How much do data breaches cost? That's the million-dollar question – literally. And to answer it, we'll look at two recent data breaches:
- Home Depot: 56 million stolen credit and debit cards.
- University of Massachusetts Medical Center: 2,400 compromised medical records.
Though these breaches took place at large organizations, their lessons apply to small businesses and IT contractors.
We'll go over each breach in detail below, but first, we should talk about Data Breach Insurance (also called Cyber Liability Insurance). This policy pays for the cost to respond to breaches, contact customers, and investigate a breach.
Should IT contractors have Data Breach Insurance? Actually, it's usually not necessary for you. It's more important that your clients have this coverage. Data Breach Insurance is meant to cover businesses that have private data on their networks. Usually, IT professionals don't have this kind of data, but their clients do.
Let's look at how Home Depot's insurance saved it from millions in data breach costs.
What Home Depot Got Right, What It Got Wrong, and How It Was Lucky
As Advisen reports, Home Depot is just beginning the long process of responding to its data breach. Its payment systems have been upgraded, but dozens of lawsuits still hang over the retail giant. Here's the company's situation:
- The good. Home Depot has a $100 million Cyber Insurance policy, so many of its costs will be covered. When Sony was hacked in 2011, it didn't have Cyber Liability Insurance. It only carried a General Liability Insurance policy, which meant that its $2 billion in data breach costs weren't covered. Ouch.
- The bad. Home Depot is currently facing 44 different lawsuits. The company's point-of-sale software didn't scramble payment information, which allowed hackers to steal plain-text credit card numbers. The company could be found negligent for this oversight. With impending lawsuits (and more sure to come), its legal costs and data breach expenses will continue to increase over the coming months.
- The lucky. Unlike other retailers, Home Depot's data breach came at a somewhat fortunate time. The US housing market picked up significantly in Q3, which caused contractors and homeowners to spend more money on home improvements. This windfall helped Home Depot weather the losses created by the data breach. (Read more about it in the post, “Is Data Breach Fatigue Good for Tech Businesses?”)
Home Depot's data breach highlights the importance of Cyber Liability Insurance for small businesses – and how luck can play an important factor in surviving a data breach. Smaller businesses don't have the market presence of Home Depot, so customer trust is much more fragile.
Medical Data Breach Cost Estimate: $3,000 per Lost Record
HealthITOutcomes reports that UMass Medical Center informed 2,400 patients that their private health data might have been compromised. Unfortunately, that was just the beginning of the hospital's data breach issues.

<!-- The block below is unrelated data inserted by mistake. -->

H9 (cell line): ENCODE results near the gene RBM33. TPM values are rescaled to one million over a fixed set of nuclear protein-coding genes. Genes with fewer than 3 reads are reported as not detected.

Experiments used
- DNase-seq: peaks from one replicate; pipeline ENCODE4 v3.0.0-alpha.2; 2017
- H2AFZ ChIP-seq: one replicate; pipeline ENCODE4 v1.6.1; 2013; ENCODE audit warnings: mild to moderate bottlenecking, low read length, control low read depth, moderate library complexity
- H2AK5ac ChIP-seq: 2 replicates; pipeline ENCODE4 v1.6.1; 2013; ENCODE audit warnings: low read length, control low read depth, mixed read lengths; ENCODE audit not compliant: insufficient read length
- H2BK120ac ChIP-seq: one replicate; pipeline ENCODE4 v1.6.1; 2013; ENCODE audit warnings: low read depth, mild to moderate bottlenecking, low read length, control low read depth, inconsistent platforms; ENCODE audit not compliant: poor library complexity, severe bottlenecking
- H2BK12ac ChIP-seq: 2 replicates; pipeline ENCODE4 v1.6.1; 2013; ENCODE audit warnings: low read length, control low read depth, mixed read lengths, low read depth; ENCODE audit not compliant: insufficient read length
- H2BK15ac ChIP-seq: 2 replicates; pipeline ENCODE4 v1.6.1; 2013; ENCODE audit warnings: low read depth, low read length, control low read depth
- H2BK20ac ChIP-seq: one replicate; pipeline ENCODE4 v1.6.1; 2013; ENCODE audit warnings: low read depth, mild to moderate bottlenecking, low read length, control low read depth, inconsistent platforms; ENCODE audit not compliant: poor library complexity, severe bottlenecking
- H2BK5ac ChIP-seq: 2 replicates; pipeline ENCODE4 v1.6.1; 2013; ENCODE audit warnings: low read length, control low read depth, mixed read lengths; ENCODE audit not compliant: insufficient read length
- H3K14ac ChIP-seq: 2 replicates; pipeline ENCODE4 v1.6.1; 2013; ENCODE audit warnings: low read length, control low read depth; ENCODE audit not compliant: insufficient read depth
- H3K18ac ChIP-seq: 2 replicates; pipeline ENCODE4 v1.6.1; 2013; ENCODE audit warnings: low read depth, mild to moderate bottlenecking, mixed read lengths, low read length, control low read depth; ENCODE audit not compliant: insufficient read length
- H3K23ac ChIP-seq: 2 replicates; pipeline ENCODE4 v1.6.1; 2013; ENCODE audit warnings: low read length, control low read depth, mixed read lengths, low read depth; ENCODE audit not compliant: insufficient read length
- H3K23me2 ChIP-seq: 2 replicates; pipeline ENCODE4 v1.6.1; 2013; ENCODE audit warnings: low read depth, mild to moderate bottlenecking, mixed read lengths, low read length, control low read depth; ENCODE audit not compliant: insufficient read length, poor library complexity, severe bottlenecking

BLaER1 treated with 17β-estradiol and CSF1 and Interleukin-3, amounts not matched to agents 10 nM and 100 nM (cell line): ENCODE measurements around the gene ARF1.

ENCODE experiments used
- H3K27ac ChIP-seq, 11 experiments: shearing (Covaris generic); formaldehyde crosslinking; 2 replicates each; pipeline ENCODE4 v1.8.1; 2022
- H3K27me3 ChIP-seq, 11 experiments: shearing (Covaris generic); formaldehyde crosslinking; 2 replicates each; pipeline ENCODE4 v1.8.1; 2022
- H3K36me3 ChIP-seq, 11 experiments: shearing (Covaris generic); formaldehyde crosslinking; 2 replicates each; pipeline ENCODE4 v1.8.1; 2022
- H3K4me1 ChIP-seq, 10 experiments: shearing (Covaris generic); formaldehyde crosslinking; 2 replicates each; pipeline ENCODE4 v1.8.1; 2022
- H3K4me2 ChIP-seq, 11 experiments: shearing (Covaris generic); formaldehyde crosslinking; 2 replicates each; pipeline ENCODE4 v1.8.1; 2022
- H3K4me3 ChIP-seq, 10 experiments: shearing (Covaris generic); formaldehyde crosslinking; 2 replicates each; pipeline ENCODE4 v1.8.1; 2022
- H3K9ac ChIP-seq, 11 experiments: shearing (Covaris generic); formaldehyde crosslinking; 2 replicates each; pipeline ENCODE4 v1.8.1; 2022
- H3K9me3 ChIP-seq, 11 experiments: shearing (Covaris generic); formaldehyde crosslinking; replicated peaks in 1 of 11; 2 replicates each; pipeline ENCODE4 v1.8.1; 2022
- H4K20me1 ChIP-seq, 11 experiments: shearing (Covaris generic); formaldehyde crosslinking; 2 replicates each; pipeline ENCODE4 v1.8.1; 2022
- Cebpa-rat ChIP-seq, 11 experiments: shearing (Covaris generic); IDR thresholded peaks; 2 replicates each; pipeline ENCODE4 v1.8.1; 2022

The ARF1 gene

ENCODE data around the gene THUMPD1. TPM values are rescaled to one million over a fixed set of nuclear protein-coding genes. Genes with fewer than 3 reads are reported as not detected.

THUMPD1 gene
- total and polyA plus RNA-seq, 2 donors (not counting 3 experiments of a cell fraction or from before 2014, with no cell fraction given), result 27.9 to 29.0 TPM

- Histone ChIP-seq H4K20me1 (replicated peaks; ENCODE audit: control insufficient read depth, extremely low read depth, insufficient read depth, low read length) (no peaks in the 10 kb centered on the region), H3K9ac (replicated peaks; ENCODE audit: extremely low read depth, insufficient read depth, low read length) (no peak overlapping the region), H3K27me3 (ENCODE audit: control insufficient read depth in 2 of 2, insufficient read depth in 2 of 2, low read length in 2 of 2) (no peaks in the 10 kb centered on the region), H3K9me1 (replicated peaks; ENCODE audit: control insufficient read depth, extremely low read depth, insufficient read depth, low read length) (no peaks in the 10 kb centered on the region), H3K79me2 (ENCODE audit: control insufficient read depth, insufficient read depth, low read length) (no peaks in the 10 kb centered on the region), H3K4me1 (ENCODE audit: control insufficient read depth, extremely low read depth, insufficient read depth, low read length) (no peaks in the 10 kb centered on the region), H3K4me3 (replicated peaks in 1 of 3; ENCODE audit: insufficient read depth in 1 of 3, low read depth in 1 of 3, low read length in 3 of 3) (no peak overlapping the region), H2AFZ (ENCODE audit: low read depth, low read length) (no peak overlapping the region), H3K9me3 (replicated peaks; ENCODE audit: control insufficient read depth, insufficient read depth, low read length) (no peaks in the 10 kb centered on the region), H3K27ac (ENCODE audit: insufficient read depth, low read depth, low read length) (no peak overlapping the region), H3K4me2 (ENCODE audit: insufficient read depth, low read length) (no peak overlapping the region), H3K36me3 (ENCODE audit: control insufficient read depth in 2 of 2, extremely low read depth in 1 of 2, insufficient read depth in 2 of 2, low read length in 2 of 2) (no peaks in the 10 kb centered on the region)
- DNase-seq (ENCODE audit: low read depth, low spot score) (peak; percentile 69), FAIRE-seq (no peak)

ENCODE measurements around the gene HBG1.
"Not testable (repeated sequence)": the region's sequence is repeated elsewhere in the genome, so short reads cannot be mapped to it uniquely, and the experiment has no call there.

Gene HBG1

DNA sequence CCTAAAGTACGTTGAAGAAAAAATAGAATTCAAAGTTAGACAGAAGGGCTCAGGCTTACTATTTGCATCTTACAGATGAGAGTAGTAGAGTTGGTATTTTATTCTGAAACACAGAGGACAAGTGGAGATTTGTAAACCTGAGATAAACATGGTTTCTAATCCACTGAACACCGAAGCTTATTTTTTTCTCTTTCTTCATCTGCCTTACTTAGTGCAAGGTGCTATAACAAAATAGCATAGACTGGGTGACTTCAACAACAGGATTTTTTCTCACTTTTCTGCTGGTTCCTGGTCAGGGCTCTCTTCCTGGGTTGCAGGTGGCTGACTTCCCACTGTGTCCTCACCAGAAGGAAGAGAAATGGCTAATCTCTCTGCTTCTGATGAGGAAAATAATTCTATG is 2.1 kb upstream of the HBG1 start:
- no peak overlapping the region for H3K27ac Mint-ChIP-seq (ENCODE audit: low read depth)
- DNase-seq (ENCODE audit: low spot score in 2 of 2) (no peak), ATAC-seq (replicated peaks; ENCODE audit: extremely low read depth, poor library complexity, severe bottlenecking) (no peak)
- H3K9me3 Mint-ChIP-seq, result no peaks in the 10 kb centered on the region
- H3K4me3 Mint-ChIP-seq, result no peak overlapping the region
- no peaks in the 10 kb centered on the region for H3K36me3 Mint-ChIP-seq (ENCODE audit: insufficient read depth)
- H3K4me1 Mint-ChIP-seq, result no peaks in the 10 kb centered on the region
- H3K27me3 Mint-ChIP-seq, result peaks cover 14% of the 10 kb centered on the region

One patient, Robert Jackson, has sued the hospital over the breach. Even though there's no evidence his identity was actually stolen, his lawyers are pursuing significant damages. The hospital offered free credit monitoring, but the plaintiff and his lawyers turned this down. They are seeking class-action lawsuit status and looking for $3,000 in damages for each person whose data was lost and additional credit monitoring and security services. The total lawsuit costs could exceed $10 million.
One of the reasons data breaches can be expensive is the number of lawsuits that follow. Any customer or patient whose data was lost can file a lawsuit. Multiple lawsuits can combine into what is called a class-action lawsuit – one of the most expensive types of lawsuit.
Data Breach Costs: What Are the Risks for IT Consultants and their Clients?
There are two lessons to learn from these recent data breaches:
- Data breaches (and the subsequent lawsuits) are really expensive.
- Data Breach Insurance can help your clients pay for the cost of a data breach.
If your clients aren't prepared for the high cost of a data breach, they could sue you in order to recover some of their losses. You'll need to make sure your clients invest in Cyber Liability Insurance as well as robust IT solutions.
IT consultants should also be prudent and protect their own business against possible lawsuits. Say you installed point-of-sale software like the programs that were on Home Depot's registers. The software stored transactional data in insecure formats. Though you didn't design the software, you could be sued because IT consultants are liable for the third-party software they recommend for clients.
How do you cover your lawsuit risk? Don't underestimate the cost of a data breach and make sure your business has Errors and Omissions / Professional Liability Insurance to cover IT lawsuits.